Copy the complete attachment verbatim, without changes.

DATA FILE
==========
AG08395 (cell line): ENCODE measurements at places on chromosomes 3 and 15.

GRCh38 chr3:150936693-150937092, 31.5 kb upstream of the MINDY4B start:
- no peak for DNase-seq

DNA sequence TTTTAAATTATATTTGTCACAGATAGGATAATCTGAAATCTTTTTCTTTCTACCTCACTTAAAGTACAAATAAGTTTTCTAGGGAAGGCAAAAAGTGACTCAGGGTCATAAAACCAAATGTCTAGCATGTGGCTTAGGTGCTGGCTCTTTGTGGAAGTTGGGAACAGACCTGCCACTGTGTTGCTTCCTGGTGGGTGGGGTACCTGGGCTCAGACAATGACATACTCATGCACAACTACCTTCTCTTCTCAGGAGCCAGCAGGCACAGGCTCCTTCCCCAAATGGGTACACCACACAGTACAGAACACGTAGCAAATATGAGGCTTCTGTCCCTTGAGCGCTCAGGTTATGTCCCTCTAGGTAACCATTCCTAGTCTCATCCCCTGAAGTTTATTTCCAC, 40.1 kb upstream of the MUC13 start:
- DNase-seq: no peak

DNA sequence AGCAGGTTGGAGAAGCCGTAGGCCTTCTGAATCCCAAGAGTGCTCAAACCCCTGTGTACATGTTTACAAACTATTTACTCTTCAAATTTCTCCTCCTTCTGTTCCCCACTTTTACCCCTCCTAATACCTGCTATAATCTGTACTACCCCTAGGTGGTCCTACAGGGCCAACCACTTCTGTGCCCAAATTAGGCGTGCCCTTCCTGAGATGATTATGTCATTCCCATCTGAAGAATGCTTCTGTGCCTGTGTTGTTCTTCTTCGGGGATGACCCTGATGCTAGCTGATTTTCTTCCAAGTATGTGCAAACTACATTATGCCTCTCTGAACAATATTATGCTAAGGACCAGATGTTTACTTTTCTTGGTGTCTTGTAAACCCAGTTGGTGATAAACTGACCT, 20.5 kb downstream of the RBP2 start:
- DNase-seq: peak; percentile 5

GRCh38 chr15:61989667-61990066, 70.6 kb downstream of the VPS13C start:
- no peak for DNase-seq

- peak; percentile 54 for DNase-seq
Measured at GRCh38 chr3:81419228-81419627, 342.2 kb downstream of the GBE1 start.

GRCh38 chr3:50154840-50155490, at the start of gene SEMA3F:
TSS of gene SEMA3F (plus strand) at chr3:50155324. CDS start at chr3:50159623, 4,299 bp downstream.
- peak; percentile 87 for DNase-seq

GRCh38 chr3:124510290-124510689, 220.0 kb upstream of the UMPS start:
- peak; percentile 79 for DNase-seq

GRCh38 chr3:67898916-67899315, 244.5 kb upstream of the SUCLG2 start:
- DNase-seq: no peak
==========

AG08395 (cell line): ENCODE measurements at places on chromosomes 3 and 15.

GRCh38 chr3:150936693-150937092, 31.5 kb upstream of the MINDY4B start:
- no peak for DNase-seq

DNA sequence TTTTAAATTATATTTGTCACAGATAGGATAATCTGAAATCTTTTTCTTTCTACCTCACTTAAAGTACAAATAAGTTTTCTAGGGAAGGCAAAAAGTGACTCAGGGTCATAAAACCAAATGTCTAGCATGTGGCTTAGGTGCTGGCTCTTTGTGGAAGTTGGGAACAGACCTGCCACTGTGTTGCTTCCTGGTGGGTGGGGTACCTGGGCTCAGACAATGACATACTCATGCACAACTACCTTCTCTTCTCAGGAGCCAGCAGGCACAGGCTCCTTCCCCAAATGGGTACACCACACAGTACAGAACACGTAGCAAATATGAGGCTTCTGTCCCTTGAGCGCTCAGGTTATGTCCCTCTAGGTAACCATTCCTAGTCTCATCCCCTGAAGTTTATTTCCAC, 40.1 kb upstream of the MUC13 start:
- DNase-seq: no peak

DNA sequence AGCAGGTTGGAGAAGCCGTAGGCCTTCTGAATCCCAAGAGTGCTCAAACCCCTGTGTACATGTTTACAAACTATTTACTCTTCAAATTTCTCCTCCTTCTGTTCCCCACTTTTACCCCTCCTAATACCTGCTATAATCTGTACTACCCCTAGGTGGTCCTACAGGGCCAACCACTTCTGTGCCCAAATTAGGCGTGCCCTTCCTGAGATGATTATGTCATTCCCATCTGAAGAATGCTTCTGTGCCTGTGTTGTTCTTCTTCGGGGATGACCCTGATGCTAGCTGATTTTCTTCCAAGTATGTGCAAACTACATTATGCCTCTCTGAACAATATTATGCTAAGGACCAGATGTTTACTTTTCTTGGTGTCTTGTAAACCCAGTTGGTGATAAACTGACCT, 20.5 kb downstream of the RBP2 start:
- DNase-seq: peak; percentile 5

GRCh38 chr15:61989667-61990066, 70.6 kb downstream of the VPS13C start:
- no peak for DNase-seq

- peak; percentile 54 for DNase-seq
Measured at GRCh38 chr3:81419228-81419627, 342.2 kb downstream of the GBE1 start.

GRCh38 chr3:50154840-50155490, at the start of gene SEMA3F:
TSS of gene SEMA3F (plus strand) at chr3:50155324. CDS start at chr3:50159623, 4,299 bp downstream.
- peak; percentile 87 for DNase-seq

GRCh38 chr3:124510290-124510689, 220.0 kb upstream of the UMPS start:
- peak; percentile 79 for DNase-seq

GRCh38 chr3:67898916-67899315, 244.5 kb upstream of the SUCLG2 start:
- DNase-seq: no peak